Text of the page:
When it’s hot and humid outside, snow and gift-giving might be the last thing on people’s minds. For holiday lovers, though, Christmas in July offers the promise of cooler days to come and can also be a fun way to beat the heat.
Christmas in July is often enjoyed with irony, and there’s a delirious sort of pleading that can come from singing “Let it Snow” while watching steam rise off area sidewalks. But there are also many reasons to celebrate this awkward midsummer holiday.
Timing-wise, mid-year is a good time to reassess goals for spending, saving, giving and practicing gratitude.
From a budgeting standpoint, planning five months ahead for holiday expenses can help keep finances on track. Holiday budgets have a way of spiraling out of control the closer we get to Christmas, and the rush to find a last-minute gift can mean spending more than you want to.
In November, nerdwallet.com reported that U.S. shoppers were planning to spend an average $776 for holiday shopping, which was $116 more than they planned to spend in 2017.
“The holidays carry so much excitement and emotion, and for many of us, spending is part of the celebration,” Nerdwallet Personal Finance Expert Kimberly Palmer said in the report. “That’s why getting an early start on budgeting is so important.”
Thinking ahead can also allow for more variety of gift-giving options, such as hand-making unique, heartfelt gifts or planning out fun ways to make memories with loved ones and give “the gift of time.”
Midsummer can be a great time to find some deals on last year’s Christmas decor and this year’s hot items.
At Snow & Ice Christmas and Gift Store, at 4080 Evelyn Byrd Ave., # 102, in Harrisonburg, July is when many locals and tourists shop for personalized Christmas tree ornaments, said Natalie Pittington, an employee at the store.
“There’s not so much of a crowd,” she said. “They can relax and not feel like, ‘Oh, we have to get this done now.’”
The store also offers discounts during the summer to clear away stock and make way for new shipments, she said.
The Christmas Sleigh, at 5 E. Washington St. in Middleburg, sells a lot of ornaments in the summer, but otherwise views summer as a slow time for Christmas shoppers, said owner Dieter Rausch.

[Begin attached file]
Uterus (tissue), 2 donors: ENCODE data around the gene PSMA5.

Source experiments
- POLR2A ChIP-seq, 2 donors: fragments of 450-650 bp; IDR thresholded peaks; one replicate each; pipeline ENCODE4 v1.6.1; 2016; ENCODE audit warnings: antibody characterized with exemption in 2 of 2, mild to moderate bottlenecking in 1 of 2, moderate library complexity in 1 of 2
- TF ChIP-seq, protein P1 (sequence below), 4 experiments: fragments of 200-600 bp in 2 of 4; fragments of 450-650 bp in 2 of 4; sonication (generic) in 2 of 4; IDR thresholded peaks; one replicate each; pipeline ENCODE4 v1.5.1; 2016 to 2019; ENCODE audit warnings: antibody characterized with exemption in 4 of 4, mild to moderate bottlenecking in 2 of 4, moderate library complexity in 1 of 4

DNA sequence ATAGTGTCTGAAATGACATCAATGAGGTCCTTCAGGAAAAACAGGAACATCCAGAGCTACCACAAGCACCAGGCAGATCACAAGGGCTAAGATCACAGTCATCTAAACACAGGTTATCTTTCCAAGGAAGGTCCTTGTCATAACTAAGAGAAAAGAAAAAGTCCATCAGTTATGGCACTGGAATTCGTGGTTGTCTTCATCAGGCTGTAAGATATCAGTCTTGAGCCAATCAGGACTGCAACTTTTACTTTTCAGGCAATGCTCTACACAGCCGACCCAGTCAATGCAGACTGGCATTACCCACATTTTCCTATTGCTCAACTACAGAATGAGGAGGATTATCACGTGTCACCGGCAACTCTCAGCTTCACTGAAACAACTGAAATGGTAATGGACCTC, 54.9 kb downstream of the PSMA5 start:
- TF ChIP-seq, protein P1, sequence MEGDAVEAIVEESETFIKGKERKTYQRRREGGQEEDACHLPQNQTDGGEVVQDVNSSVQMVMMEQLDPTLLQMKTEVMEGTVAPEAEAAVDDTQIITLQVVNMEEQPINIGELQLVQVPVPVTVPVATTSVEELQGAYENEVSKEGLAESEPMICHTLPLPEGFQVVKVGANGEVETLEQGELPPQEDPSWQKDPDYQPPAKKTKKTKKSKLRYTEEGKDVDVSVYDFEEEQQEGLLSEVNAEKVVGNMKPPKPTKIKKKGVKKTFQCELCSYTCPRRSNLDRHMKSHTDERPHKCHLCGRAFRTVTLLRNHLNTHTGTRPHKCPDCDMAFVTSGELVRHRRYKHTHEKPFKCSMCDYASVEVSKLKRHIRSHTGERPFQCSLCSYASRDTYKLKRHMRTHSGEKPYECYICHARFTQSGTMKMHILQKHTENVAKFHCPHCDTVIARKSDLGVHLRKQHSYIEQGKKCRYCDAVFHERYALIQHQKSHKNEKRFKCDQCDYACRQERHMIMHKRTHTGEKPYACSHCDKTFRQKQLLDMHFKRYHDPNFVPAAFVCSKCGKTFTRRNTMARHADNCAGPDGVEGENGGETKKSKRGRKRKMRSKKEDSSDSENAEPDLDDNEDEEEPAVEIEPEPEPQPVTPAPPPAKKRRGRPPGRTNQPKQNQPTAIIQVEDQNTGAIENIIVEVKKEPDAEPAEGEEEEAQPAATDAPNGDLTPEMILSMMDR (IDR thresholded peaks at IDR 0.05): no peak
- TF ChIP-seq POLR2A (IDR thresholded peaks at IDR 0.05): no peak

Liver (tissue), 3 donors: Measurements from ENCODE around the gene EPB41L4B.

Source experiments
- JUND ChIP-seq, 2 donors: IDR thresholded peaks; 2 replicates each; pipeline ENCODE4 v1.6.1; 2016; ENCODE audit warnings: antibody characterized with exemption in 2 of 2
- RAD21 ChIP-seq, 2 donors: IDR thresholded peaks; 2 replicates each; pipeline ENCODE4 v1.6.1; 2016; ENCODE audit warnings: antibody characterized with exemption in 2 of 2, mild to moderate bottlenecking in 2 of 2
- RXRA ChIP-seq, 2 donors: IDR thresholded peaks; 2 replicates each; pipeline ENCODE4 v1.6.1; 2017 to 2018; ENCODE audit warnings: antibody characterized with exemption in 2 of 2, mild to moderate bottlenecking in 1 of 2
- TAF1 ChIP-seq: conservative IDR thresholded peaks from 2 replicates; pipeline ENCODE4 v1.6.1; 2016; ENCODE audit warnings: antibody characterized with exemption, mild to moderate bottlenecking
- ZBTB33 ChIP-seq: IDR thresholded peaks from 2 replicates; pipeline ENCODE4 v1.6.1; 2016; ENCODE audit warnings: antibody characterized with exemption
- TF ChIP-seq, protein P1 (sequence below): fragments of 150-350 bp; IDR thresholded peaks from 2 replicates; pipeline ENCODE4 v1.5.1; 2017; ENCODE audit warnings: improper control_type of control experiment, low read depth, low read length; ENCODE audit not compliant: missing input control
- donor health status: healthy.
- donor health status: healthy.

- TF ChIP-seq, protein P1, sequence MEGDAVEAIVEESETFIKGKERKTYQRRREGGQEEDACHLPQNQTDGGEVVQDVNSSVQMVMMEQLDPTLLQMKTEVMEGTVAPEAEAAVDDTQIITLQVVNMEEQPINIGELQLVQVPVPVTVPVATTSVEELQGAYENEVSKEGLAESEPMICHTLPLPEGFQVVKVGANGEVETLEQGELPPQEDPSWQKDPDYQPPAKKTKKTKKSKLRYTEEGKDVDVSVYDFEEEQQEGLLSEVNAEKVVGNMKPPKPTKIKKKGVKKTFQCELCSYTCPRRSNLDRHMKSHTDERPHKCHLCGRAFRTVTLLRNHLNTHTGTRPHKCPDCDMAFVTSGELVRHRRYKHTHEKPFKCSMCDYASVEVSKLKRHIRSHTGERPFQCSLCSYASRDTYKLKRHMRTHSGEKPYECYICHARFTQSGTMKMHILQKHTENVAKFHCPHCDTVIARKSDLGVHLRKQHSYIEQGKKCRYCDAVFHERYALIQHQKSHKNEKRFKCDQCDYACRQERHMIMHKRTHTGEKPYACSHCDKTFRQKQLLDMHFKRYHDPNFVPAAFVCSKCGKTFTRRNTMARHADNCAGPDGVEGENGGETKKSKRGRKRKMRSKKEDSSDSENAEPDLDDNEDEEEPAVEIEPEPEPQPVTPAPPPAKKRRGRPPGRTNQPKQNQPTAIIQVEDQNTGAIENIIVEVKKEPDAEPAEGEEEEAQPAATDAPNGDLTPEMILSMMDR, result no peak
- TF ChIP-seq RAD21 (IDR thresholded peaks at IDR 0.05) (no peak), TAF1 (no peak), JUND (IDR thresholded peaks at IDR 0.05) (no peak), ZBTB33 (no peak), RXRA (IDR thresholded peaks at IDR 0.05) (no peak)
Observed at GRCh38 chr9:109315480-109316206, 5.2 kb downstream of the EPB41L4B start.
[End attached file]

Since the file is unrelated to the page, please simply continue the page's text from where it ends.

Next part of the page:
Instead, he notices higher sales of German-made gift items, like pewter, cuckoo clocks and German-style clothing.
It might be Christmas year-round at his shop, but during the summer, he said, “Nobody have Christmas in their mind.”
Keeping the ‘spirit’
Christmas can be a magical time of happiness and goodwill, and after a season of celebration, some feel the call to make that feeling last all year long.
Helping others and practicing gratitude are a couple of ways to make that happen.
Giving to others and appreciating what we have are powerful ways of battling depression and finding purpose, said April Lubkemann, a licensed clinical social worker and clinical manager of the senior outpatient program at Shenandoah Memorial Hospital in Woodstock.
Through the hospital’s intensive senior outpatient program, Lubkemann works with patients 55 or older who are dealing with grief, chronic illness or mobility issues.
“We use gratitude and self-compassion,” she said.
Faced with questions like “How do you adjust to your new normal?” she said she offers patients an “emotional toolbox” so they can build positive coping skills and be better prepared for issues that are likely to arise in their lives.
It’s about “retraining people’s brains,” she said. When patients are struggling with self-defeating thoughts, she said the program helps them “negate those thoughts that come into your brain that trigger symptoms that are not helpful.”
She said those who see Christmas as a joyful time might find its message therapeutic at any time of year.
One popular holiday activity is giving to charity or donating one’s time, and Lubkemann said she stresses the importance of giving as patients think about expanding their impact around the community.
When people withdraw from society, she said they might feel like they don’t have the emotional capacity to give to others while also dealing with their own concerns.
Overcoming that negative self-talk is “one of the magical things” that the program offers.
“We’re social creatures,” she said. “We know that it’s really important to get out.”
For those who can’t donate time or money, she said even little actions make a big difference. Letting someone go ahead of you in the grocery store line is a way of “paying it forward,” she said.
It’s a small gesture, but it makes a noticeable impact in the moment and has the capacity to lead to other good deeds.